"(%d)" % (l+u+1, ab.shape[0]))
overwrite_b = overwrite_b or _datacopied(b1, b)
if a1.shape[-1] == 1:
b2 = np.array(b1, copy=overwrite_b)
b2 /= a1[1, 0]
return b2
if l == u == 1:
overwrite_ab = overwrite_ab or _datacopied(a1, ab)
gtsv, = get_lapack_funcs(('gtsv',), (a1, b1))
du = a1[0, 1:]
d = a1[1, :]
dl = a1[2, :-1]
du2, d, du, x, info = gtsv(dl, d, du, b1, overwrite_ab, overwrite_ab,
overwrite_ab, overwrite_b)
else:
gbsv, = get_lapack_funcs(('gbsv',), (a1, b1))
a2 = np.zeros((2*l+u+1, a1.shape[1]), dtype=gbsv.dtype)
a2[l:, :] = a1
lu, piv, x, info = gbsv(l, u, a2, b1, overwrite_ab=True,
overwrite_b=overwrite_b)
if info == 0:
return x
if info > 0:
raise LinAlgError("singular matrix")
raise ValueError('illegal value in %d-th argument of internal gbsv/gtsv' %
-info)
def solveh_banded(ab, b, overwrite_ab=False, overwrite_b=False, lower=False,
check_finite=True):
"""
Solve equation a x = b. a is Hermitian positive-definite banded matrix.
The matrix a is stored in `ab` either in lower diagonal or upper
diagonal ordered form:
ab[u + i - j, j] == a[i,j] (if upper form; i <= j)
ab[ i - j, j] == a[i,j] (if lower form; i >= j)
Example of `ab` (shape of a is (6, 6), `u` =2)::
upper form:
* * a02 a13 a24 a35
* a01 a12 a23 a34 a45
a00 a11 a22 a33 a44 a55
lower form:
a00 a11 a22 a33 a44 a55
a10 a21 a32 a43 a54 *
a20 a31 a42 a53 * *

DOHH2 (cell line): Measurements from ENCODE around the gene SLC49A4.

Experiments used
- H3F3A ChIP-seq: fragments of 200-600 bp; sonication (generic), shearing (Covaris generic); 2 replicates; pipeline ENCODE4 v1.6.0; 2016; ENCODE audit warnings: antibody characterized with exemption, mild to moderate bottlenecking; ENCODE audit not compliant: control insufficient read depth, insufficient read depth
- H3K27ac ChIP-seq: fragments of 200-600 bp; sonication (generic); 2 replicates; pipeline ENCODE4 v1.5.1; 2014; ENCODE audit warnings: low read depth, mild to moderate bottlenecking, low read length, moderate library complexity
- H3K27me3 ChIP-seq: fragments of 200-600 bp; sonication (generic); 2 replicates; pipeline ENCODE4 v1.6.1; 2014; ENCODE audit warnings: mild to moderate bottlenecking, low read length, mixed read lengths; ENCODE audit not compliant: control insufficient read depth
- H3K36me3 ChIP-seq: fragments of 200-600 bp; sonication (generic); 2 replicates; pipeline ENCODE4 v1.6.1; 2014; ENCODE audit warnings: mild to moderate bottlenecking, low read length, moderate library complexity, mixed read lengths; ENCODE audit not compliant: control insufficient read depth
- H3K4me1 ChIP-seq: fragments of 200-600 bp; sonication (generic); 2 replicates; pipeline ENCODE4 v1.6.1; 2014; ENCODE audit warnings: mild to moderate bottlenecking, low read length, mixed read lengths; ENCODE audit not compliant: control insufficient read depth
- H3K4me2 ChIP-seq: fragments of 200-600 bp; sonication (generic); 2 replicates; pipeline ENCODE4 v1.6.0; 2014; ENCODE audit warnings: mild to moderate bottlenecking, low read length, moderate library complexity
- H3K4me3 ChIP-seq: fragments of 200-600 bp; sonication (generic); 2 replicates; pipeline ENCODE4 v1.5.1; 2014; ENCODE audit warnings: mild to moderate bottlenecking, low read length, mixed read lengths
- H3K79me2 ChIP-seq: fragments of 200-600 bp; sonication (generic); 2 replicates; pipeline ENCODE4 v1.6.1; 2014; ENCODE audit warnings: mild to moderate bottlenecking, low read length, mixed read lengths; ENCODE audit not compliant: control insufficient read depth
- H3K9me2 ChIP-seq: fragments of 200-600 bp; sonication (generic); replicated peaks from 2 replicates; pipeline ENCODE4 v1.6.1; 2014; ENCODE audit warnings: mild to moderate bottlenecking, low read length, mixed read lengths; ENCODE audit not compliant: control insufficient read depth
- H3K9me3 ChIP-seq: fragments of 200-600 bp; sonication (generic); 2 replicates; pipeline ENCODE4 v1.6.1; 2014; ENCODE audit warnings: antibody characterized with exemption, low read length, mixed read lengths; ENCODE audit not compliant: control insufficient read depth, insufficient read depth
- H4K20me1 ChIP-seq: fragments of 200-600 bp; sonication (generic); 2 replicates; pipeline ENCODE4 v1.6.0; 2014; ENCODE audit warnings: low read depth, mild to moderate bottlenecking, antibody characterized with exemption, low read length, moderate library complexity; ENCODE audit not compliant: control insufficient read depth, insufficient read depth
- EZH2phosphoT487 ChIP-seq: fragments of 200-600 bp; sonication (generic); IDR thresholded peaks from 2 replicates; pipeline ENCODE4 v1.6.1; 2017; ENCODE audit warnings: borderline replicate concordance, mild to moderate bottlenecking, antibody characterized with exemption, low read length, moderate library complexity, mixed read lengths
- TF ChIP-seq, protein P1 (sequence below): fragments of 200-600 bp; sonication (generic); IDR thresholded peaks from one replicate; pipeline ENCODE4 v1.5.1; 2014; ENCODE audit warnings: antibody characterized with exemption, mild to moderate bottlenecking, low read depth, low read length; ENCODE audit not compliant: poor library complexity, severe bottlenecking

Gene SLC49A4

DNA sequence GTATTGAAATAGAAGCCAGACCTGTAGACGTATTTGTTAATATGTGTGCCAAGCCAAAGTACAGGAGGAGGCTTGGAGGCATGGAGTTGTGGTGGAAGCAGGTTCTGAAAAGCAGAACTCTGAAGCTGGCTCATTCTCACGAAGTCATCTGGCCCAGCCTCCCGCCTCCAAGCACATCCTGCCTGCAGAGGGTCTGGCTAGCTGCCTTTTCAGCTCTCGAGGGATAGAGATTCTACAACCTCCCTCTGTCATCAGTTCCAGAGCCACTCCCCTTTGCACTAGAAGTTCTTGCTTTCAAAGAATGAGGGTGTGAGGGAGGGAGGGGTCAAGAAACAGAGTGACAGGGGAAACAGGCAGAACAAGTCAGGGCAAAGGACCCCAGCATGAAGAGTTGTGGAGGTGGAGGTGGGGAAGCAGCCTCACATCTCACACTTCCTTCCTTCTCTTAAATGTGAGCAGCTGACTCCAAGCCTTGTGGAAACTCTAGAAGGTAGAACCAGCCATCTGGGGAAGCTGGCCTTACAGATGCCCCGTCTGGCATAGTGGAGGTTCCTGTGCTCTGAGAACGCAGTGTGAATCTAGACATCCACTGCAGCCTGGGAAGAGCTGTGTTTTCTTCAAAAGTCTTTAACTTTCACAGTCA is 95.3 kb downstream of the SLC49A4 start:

Cells marked with * are not used.
Parameters
----------
ab : (`u` + 1, M) array_like
Banded matrix
b : (M,) or (M, K) array_like
Right-hand side
overwrite_ab : bool, optional
Discard data in `ab` (may enhance performance)
overwrite_b : bool, optional
Discard data in `b` (may enhance performance)
lower : bool, optional
Is the matrix in the lower form. (Default is upper form)
check_finite : bool, optional
Whether to check that the input matrices contain only finite numbers.
Disabling may give a performance gain, but may result in problems
(crashes, non-termination) if the inputs do contain infinities or NaNs.
Returns
-------
x : (M,) or (M, K) ndarray
The solution to the system a x = b. Shape of return matches shape
of `b`.
"""
a1 = _asarray_validated(ab, check_finite=check_finite)
b1 = _asarray_validated(b, check_finite=check_finite)
# Validate shapes.
if a1.shape[-1] != b1.shape[0]:
raise ValueError("shapes of ab and b are not compatible.")
overwrite_b = overwrite_b or _datacopied(b1, b)
overwrite_ab = overwrite_ab or _datacopied(a1, ab)
if a1.shape[0] == 2:
ptsv, = get_lapack_funcs(('ptsv',), (a1, b1))
if lower:
d = a1[0, :].real
e = a1[1, :-1]
else:
d = a1[1, :].real
e = a1[0, 1:].conj()
d, du, x, info = ptsv(d, e, b1, overwrite_ab, overwrite_ab,
overwrite_b)
else:
pbsv, = get_lapack_funcs(('pbsv',), (a1, b1))
c, x, info = pbsv(a1, b1, lower=lower, overwrite_ab=overwrite_ab,
overwrite_b=overwrite_b)
if info > 0:
raise LinAlgError("%d-th leading minor not positive definite" % info)
if info < 0:
raise ValueError('illegal value in %d-th argument of internal pbsv' %
-info)
return x
def solve_toeplitz(c_or_cr, b, check_finite=True):
"""Solve a Toeplitz system using Levinson Recursion
The Toeplitz matrix has constant diagonals, with c as its first column
and r as its first row. If r is not given, ``r == conjugate(c)`` is
assumed.
Parameters
----------
c_or_cr : array_like or tuple of (array_like, array_like)
The vector ``c``, or a tuple of arrays (``c``, ``r``). Whatever the